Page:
Posted by Debbie Harris
Last year, this man's life was turned upside down.
John Wells (84) was living a happy life at home with his wife Celia. With lots of shared interests and hobbies, they enjoyed their times together.
In 2015, everything changed.
Sadly, Celia had a massive heart attack and passed away. John struggled to recover from the loss, finding it harder and harder to cope alone. In the same year, he suffered a stroke.
Still living at home, John is receiving four visits a day from carers. The stroke has had a massive impact on his mobility, leaving him dangerously unsteady on his feet. Unfortunately, using a walker has little effect. There have been three ambulance call-outs in as many weeks.
Worried about the consequences of getting up, John is confined to his armchair between care visits. He is unable to wash and dress himself - or go to the toilet unaided.
Although forgetful, John knows the names of his family and carers. He’s still got a zest for life and never misses a drop of wine in the evening.
John’s children – Louise and Peter – do what they can to support him. However, it’s difficult to give him the care that he needs. They both work full-time and have teenage children living at home. To make things harder, they live thirty miles apart.
Peter is trying to organise ongoing care. He needs to act fast and report back to Louise, but there’s so much information… and none of it’s clear.
Does this sound familiar?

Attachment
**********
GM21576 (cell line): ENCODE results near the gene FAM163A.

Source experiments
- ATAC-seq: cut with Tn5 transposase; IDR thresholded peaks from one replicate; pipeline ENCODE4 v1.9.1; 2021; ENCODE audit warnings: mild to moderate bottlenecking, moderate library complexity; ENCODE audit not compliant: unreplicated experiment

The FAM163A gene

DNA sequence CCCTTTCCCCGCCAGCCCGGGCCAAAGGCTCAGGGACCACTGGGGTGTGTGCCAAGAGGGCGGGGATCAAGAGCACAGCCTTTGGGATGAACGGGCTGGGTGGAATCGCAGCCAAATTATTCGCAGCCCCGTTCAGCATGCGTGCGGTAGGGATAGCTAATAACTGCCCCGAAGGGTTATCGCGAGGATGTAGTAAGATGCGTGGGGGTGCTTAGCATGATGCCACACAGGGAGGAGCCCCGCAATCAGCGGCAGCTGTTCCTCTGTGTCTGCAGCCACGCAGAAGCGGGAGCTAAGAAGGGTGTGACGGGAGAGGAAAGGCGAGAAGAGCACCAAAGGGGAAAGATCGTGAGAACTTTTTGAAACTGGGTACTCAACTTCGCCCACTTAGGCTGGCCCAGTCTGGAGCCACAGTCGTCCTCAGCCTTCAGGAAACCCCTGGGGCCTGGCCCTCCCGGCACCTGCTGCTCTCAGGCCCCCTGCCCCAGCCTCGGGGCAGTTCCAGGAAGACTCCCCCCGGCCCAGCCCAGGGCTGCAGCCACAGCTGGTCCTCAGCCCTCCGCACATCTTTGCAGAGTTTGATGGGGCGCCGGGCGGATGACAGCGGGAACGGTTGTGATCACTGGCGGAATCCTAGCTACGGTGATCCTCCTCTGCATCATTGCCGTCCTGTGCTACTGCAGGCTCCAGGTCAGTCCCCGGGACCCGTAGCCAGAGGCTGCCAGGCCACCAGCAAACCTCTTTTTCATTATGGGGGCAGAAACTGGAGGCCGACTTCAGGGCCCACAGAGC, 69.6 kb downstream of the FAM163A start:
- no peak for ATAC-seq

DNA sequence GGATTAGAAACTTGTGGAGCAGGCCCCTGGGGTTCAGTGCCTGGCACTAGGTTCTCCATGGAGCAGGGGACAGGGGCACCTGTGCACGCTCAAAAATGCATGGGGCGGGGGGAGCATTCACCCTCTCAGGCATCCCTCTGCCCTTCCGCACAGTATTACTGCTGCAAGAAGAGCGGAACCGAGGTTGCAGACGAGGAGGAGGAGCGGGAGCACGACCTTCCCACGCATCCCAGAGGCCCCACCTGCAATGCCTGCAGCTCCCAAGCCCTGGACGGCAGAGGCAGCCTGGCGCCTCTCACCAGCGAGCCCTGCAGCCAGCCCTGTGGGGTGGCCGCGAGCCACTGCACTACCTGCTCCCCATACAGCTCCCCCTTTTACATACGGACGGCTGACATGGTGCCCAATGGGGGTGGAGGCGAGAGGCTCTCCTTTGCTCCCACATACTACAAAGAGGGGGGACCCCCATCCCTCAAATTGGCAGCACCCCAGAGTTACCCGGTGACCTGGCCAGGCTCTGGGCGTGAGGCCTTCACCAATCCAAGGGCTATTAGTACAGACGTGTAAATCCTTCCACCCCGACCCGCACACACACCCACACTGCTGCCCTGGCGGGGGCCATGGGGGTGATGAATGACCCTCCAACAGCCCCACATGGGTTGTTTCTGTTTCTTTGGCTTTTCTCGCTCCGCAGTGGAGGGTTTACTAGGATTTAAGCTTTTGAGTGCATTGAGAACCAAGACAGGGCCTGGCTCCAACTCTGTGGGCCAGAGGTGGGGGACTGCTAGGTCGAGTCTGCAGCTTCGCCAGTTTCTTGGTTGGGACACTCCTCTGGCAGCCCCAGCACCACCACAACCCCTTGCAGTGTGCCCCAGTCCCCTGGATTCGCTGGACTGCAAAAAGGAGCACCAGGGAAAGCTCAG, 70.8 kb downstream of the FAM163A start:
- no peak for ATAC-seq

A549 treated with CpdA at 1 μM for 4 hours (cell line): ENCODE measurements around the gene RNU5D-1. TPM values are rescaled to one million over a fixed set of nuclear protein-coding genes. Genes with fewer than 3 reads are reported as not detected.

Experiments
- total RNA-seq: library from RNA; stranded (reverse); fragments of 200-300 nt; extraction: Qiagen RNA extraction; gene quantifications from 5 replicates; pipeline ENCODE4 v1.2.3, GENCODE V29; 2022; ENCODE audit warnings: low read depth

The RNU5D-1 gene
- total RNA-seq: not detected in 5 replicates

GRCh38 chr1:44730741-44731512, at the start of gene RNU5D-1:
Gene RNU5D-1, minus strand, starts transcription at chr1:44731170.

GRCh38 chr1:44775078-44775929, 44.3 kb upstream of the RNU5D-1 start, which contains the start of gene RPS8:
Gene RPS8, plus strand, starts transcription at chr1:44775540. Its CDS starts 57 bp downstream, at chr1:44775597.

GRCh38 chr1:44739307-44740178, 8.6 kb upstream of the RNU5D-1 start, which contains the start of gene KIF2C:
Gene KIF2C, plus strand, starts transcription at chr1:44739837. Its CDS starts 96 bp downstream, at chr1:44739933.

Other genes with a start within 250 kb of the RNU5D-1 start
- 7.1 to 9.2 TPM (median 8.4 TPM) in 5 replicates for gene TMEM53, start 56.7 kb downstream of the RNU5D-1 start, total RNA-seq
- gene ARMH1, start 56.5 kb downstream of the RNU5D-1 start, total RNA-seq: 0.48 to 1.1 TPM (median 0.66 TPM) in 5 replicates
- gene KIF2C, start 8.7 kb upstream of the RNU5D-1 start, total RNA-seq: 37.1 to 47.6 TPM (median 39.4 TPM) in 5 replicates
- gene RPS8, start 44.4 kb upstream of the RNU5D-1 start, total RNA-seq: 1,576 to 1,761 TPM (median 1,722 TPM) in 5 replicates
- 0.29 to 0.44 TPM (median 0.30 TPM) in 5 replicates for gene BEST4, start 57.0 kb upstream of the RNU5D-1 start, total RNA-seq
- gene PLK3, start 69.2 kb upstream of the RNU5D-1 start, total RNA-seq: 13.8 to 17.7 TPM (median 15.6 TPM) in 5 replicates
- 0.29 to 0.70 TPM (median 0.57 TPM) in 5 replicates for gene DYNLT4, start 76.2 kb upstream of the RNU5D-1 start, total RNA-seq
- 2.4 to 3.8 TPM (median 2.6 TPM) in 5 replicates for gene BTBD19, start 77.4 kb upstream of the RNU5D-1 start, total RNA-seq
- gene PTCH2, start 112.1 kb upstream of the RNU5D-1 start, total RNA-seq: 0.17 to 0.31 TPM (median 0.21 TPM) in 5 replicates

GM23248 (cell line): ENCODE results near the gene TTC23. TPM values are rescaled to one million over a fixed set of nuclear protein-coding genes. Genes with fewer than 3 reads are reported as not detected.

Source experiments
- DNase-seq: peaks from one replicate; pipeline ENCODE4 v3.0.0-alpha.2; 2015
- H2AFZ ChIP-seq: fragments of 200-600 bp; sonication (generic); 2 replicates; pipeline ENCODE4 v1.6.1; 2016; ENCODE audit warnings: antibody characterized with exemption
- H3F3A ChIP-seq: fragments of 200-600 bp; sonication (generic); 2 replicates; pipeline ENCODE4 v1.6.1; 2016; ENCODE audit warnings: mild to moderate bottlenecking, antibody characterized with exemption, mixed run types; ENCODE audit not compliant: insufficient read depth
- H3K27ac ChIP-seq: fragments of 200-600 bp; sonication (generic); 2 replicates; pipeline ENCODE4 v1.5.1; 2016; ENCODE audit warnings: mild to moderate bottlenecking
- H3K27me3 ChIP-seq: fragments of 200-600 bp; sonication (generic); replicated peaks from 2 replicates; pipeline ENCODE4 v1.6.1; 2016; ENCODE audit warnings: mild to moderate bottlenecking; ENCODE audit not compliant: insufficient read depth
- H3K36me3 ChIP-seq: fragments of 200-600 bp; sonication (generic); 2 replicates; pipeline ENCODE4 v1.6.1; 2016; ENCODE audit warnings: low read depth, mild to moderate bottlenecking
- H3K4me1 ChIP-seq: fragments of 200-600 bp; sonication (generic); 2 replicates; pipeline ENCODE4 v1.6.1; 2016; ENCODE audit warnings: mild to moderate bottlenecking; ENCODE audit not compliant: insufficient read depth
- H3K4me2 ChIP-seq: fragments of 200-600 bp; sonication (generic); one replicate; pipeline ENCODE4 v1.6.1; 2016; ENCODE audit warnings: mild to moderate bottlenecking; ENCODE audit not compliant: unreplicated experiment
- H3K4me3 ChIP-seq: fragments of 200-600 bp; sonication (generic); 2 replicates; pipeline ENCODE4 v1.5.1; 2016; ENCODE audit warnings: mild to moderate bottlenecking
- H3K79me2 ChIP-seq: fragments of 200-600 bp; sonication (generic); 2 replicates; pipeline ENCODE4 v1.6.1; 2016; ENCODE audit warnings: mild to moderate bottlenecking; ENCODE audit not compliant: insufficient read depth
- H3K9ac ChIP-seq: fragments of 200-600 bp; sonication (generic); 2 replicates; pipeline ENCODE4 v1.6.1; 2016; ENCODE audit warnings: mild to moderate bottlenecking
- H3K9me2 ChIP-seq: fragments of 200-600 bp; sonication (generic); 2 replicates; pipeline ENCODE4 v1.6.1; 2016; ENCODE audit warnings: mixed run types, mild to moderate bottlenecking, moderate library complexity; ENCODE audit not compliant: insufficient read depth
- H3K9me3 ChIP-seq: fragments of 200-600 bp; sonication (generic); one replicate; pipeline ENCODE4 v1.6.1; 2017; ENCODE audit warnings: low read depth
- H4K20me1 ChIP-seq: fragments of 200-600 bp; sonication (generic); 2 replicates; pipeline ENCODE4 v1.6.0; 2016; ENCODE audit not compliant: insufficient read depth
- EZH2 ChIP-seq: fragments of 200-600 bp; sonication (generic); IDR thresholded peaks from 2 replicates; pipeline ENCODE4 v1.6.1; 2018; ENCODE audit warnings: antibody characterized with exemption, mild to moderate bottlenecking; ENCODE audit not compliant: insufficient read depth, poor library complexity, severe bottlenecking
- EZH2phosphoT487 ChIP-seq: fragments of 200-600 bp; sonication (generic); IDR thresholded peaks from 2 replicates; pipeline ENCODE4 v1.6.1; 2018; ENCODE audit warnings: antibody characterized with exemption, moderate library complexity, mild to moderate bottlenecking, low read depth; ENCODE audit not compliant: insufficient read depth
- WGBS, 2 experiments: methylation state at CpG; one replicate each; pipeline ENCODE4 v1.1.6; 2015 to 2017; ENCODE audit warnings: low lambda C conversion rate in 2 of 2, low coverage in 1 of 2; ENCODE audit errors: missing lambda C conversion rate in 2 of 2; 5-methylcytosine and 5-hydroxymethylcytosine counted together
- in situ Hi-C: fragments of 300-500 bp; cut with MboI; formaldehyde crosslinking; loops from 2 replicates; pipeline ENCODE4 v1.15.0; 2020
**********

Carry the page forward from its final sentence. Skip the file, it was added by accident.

This is a life-changing upheaval for the entire family. Consequently, there’s an enormous amount of pressure to get it right. And, unfortunately, when you’re in this situation it’s easy to panic. Despite the best intentions, many people end up making the wrong decision.
This is why it is so important to think carefully before setting off on what could be the wrong path.
Here’s what Peter should think about when considering John’s care options:
Type of care
The type of residential care John needs now (and moving forward):
Bearing in mind John’s interests, it will be important to find somewhere that has good food and a nice garden. He would love an open environment with plenty of wildlife. Location is important, particularly if Louise and Peter want to continue seeing their dad on a weekly basis.
This is urgent – but it needs to be right. Any move, however much of a relief it is for John, will be an upheaval. We’re here to help.
For free support and guidance on how to find the right care home, call the Autumna advice line on 01892 300 530